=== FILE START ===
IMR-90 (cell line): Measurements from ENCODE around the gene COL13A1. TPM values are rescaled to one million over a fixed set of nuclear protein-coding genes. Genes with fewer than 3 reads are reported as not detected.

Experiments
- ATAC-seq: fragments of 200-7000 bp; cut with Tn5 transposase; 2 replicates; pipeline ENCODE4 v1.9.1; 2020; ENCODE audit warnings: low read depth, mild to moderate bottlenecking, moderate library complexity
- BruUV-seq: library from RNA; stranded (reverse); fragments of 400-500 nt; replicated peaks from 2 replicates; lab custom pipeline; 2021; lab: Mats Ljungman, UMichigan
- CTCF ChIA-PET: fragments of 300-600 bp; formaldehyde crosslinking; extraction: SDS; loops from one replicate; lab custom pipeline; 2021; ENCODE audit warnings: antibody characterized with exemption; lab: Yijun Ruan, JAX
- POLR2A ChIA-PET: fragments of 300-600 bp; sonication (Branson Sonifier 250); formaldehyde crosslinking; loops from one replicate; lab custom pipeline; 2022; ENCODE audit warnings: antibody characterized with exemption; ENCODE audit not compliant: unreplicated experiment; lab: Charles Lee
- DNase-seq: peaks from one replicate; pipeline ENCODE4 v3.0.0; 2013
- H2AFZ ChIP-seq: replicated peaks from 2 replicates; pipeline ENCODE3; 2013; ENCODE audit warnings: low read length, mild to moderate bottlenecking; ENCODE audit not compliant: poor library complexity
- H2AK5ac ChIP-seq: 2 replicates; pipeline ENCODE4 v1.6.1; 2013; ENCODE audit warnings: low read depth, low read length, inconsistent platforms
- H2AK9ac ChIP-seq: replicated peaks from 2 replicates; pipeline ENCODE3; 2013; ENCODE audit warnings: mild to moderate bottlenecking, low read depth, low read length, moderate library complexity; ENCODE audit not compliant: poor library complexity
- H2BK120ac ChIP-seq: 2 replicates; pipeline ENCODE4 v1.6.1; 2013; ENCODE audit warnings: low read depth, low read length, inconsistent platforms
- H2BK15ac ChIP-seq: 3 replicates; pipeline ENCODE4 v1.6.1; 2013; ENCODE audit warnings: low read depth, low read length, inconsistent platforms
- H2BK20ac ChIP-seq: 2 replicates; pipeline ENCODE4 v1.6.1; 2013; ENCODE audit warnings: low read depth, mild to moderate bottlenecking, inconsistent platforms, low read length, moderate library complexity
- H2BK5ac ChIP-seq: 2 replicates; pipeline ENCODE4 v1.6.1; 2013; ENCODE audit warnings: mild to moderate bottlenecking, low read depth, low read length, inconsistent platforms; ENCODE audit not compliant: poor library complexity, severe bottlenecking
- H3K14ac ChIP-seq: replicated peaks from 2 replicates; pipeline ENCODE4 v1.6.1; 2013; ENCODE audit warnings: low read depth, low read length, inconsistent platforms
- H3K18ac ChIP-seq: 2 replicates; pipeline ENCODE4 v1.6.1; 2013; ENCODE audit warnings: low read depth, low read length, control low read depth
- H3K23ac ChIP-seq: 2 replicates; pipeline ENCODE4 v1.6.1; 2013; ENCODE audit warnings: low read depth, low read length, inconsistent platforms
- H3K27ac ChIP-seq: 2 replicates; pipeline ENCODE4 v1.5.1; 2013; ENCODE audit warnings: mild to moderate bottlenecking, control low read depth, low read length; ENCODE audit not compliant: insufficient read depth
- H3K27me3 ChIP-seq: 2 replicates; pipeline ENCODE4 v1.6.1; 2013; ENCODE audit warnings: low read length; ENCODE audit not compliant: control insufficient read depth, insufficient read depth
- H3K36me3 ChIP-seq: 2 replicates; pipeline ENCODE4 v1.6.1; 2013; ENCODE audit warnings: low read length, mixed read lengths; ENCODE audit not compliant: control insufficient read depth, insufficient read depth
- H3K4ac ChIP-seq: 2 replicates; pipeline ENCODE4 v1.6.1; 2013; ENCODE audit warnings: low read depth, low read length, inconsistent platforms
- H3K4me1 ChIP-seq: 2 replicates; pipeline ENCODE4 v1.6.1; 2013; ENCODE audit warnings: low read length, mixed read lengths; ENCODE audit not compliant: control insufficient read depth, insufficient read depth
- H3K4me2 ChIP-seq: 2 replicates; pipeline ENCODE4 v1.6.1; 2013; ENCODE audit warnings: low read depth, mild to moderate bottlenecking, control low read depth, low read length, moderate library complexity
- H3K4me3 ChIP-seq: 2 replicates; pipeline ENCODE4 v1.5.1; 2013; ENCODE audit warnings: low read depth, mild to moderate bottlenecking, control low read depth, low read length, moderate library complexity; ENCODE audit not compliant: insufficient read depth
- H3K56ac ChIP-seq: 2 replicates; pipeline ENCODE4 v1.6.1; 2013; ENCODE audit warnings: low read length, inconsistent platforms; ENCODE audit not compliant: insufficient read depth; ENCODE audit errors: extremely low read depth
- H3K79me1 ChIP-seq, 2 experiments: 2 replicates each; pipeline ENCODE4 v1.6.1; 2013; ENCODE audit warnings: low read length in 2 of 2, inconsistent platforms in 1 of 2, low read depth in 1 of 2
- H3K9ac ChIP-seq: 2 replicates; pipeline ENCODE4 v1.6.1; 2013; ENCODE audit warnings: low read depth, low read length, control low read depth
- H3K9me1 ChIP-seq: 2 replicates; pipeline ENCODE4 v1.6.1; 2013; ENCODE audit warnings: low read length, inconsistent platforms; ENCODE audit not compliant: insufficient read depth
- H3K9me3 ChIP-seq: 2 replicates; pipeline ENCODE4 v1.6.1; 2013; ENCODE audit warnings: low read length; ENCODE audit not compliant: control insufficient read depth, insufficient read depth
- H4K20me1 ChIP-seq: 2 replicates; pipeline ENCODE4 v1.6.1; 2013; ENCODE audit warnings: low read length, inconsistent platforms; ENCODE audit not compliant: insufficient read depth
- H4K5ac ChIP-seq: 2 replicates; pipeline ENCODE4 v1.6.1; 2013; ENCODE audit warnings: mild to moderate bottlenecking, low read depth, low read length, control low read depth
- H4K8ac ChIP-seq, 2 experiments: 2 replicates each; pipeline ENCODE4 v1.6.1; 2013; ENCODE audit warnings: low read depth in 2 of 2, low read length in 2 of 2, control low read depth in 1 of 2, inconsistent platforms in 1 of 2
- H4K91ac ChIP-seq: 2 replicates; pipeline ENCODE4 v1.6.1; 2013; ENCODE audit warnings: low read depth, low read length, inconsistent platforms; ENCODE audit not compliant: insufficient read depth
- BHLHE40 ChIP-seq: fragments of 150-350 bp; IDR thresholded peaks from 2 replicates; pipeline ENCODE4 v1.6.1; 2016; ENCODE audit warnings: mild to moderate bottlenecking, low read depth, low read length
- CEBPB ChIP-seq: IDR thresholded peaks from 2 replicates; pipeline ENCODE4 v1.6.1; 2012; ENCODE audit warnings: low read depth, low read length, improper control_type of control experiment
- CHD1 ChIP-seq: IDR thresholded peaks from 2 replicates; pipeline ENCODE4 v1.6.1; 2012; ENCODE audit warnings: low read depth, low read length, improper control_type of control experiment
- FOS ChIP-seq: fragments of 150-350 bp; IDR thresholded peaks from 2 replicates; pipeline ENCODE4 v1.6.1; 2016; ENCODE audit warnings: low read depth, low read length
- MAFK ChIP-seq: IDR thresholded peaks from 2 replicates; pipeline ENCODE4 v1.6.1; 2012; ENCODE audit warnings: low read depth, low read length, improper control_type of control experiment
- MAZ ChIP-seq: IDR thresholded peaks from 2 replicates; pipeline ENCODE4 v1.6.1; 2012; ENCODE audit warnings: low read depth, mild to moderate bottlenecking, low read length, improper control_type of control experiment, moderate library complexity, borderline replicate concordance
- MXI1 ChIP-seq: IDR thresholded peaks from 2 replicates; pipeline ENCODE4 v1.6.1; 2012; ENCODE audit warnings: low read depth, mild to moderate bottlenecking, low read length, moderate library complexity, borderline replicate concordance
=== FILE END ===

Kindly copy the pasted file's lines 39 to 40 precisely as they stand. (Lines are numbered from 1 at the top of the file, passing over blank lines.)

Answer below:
- MAZ ChIP-seq: IDR thresholded peaks from 2 replicates; pipeline ENCODE4 v1.6.1; 2012; ENCODE audit warnings: low read depth, mild to moderate bottlenecking, low read length, improper control_type of control experiment, moderate library complexity, borderline replicate concordance
- MXI1 ChIP-seq: IDR thresholded peaks from 2 replicates; pipeline ENCODE4 v1.6.1; 2012; ENCODE audit warnings: low read depth, mild to moderate bottlenecking, low read length, moderate library complexity, borderline replicate concordance